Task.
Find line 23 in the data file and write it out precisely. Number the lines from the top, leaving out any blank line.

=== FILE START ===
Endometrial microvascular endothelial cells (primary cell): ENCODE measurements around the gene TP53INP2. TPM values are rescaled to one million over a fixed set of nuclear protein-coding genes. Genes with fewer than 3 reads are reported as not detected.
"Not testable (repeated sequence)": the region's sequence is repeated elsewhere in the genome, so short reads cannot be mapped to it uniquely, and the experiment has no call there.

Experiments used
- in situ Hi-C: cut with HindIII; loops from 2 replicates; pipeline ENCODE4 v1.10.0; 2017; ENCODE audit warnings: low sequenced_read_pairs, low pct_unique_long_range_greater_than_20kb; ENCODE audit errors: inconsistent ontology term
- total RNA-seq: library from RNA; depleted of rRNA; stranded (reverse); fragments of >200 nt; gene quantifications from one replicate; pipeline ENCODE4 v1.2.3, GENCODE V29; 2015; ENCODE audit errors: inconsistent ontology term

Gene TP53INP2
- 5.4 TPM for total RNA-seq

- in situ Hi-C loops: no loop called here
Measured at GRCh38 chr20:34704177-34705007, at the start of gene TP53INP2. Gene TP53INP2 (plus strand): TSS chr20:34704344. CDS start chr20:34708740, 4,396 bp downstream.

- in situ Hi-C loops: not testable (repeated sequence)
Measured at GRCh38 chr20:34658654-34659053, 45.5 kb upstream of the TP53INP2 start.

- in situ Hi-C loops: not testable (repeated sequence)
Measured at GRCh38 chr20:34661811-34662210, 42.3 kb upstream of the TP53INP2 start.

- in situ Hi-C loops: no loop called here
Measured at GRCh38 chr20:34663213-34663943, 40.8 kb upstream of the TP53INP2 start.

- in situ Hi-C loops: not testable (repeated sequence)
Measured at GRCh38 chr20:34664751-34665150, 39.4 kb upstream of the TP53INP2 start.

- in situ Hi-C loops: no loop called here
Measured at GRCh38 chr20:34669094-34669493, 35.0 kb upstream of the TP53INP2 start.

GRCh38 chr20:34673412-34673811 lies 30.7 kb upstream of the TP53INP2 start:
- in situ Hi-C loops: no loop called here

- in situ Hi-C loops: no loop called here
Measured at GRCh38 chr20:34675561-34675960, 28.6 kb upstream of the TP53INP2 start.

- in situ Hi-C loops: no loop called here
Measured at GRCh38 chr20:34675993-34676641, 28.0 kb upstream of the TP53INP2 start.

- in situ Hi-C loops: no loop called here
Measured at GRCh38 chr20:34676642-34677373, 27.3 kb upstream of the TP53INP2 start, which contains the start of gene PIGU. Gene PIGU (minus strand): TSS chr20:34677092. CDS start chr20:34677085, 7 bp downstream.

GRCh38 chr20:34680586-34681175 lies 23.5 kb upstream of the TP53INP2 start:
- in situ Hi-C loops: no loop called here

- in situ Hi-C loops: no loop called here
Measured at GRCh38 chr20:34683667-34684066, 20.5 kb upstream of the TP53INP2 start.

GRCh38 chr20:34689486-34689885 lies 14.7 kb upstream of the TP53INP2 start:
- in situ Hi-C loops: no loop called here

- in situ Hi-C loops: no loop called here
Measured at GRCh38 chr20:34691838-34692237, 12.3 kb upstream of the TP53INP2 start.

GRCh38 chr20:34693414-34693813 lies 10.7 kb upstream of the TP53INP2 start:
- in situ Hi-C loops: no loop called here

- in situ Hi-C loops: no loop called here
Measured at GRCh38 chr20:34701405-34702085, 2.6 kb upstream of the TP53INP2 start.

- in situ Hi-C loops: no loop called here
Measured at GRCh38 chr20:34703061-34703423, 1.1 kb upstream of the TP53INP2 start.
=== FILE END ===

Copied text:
Measured at GRCh38 chr20:34675561-34675960, 28.6 kb upstream of the TP53INP2 start.